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December Organic Maintenance

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  • Cool season annuals and hardy perennials. Delphiniums, larkspur and pop- pies from seed. Many cool season transplant choices are available.
  • Trees, shrubs, vines, ground covers and other crops such as arugula, cabbage, kale, chard, greens, spinach and lettuce. Carrots and garlic can still be planted.
  • Herb transplants including lavender, oregano, rosemary, rue, sage, parsley, coriander, dill and fennel. Dill and fennel may need some freeze protection.
  • Living Christmas trees (after use) that are adapted to the area’s climate and soils.
  • Spring bulbs, including tulips and hyacinths.
  • Transplant shrubs and trees.

  • Avoid all synthetic fertilizers, of course.
  • Cool season annuals in beds and pots. Use Garrett Juice as a soil drench fertilizer.
  • Greenhouse plants if needed with organic fertilizers, earthworm castings and lava sand.
  • Houseplants, once during winter, with earthworm castings, lava sand and other odorless organic fertilizers. Coffee grounds are one good choice. Add apple cider vinegar at one tablespoon to one ounce per gallon at each watering.
  • Winter grasses with mild organic fertilizer at one-half the rate, usually ten pounds per thousand square feet.
  • See the Organic Fruit and Pecan Tree Program for details on these trees.

  • Do not prune the tops of crape myrtles. The seedpods are decorative and some small birds like the seed.
  • Evergreens, to adjust the appearance.
  • Do not make flush cuts and do not apply pruning paint to any plants.
  • Shade trees to remove dead, damaged, and out of place limbs. Do not prune just to “thin out” trees. Trimming can be done to avoid crowding and to allow more light to understory plants and to eliminate co-dominate vertical growth.
  • Cut off tops of spent perennials if not already done. Leave roots in the ground.
  • Wait till the end of the winter to prune fruit trees and grapes. Best timing for them is just before bud break to prevent premature flowering.
  • Use the dormant months to remove ground covers from the bases of plants and vines completely from all trees. If soil is on the root flares and trunks of trees, remove the soil very carefully with slow water, a stiff broom and a shop vac. It’s best to hire an arborist to do the work with the air spade.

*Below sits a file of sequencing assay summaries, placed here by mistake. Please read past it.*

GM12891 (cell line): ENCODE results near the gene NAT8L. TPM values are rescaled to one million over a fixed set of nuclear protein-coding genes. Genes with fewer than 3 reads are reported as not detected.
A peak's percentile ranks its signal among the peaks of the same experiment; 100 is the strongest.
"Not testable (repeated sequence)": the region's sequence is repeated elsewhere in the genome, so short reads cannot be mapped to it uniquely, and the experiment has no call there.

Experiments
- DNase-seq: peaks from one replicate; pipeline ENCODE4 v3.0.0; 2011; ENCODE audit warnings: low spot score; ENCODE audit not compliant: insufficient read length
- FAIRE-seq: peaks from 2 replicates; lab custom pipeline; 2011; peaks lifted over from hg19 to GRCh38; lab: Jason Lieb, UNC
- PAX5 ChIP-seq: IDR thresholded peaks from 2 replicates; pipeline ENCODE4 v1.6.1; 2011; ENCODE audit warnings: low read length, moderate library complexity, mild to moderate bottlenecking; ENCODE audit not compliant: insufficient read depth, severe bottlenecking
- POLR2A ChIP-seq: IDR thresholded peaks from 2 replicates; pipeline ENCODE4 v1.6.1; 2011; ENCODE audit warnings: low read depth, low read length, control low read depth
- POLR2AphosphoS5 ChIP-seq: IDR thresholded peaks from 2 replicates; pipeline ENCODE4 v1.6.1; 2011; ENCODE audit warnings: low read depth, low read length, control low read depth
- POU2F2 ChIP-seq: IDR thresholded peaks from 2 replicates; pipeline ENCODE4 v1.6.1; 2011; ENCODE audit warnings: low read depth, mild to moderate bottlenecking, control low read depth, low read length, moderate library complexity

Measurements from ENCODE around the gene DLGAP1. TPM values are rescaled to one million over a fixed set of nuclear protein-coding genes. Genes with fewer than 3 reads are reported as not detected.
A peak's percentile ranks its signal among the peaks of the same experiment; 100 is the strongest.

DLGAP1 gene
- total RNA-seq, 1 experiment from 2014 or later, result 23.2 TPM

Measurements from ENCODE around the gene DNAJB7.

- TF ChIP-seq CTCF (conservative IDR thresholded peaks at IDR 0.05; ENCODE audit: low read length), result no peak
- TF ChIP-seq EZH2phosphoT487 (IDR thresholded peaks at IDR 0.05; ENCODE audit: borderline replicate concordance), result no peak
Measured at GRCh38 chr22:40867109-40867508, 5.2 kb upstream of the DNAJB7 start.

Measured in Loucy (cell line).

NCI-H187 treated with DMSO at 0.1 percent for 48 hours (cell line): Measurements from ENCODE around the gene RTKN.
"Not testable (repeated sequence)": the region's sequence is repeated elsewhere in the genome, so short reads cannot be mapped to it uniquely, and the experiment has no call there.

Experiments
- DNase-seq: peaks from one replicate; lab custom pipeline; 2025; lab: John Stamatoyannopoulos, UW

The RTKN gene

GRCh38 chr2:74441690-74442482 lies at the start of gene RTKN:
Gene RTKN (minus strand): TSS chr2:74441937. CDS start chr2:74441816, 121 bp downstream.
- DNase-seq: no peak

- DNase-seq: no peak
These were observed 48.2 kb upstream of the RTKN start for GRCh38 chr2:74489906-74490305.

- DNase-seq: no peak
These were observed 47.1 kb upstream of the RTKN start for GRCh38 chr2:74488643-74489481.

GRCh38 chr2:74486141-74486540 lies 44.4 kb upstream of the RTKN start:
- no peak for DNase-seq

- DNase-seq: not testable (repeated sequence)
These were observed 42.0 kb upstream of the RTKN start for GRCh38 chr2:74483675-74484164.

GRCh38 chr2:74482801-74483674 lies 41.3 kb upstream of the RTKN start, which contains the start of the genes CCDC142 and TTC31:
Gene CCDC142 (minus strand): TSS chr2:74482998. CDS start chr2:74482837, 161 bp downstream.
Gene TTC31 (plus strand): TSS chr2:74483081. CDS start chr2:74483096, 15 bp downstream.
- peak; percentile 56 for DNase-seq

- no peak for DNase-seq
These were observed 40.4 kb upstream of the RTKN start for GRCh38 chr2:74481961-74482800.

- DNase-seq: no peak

• Potted plants as needed.
  • Any dry areas to help protect against desiccation and winter cold injury.
  • Add apple cider vinegar at one tablespoon to one ounce per gallon, time permitting.

  • INSECTS: Spray houseplants with liquid seaweed, mild soap and bio- stimulants to control scale, mealy bugs, spider mites and other insects. Mild orange oil-based mound drench solutions can also be used.
  • Bark aphids on trees look scary but normally need no treatment.
  • Spray heavy infestations scale insects on shade and fruit trees with horticultural oil. Not recommended except in extreme cases. Sprays will kill beneficial insects and microbes.
  • Avoid all toxic chemical pesticides, as usual.
  • DISEASES: Spray garlic tea on plants with fungal diseases. Apply dry granulated garlic to the soil for addition control.  
  • WEEDS: Remember that henbit, clover, and other wildflowers are beautiful; so don’t worry about spraying them in most cases. If you must, spray vinegar, orange oil and fatty acid products between Christmas and New Years. See appendix for formula.
  • Cut mistletoe out of trees. Remove infested limbs if possible. Apply the Sick Tree Treatment. Also apply the Sick Tree Treatment to other stressed trees such as those with heavy infestations of galls.

Odd Jobs:
  • Continue to mulch leaves into the turf.
  • Cover tender plants before freezes with floating row cover. Potted plants can be covered with large plastic trashcans.
  • Pick tomatoes the night before first freeze, unless they are already gone.
  • Clean and oil tools before storing for winter.
  • Run mower, trimmer engines dry of gasoline. Drain and change oil. Take to repair shop now to avoid the spring rush.
  • Mulch all bare soil. Apply a thin layer of compost followed by shredded native tree trimmings.
  • Turn compost piles as time allows. Add molasses to speed up break down.
  • Apply lava sand or decomposed granite on icy paving. Do not use chemical deicers, salt or synthetic fertilizers.
  • Feed and water the birds!

*Planting recommendations based on North Texas climate, which is zone 8. Check with your local nurseries and extension service for specific varieties and timing.
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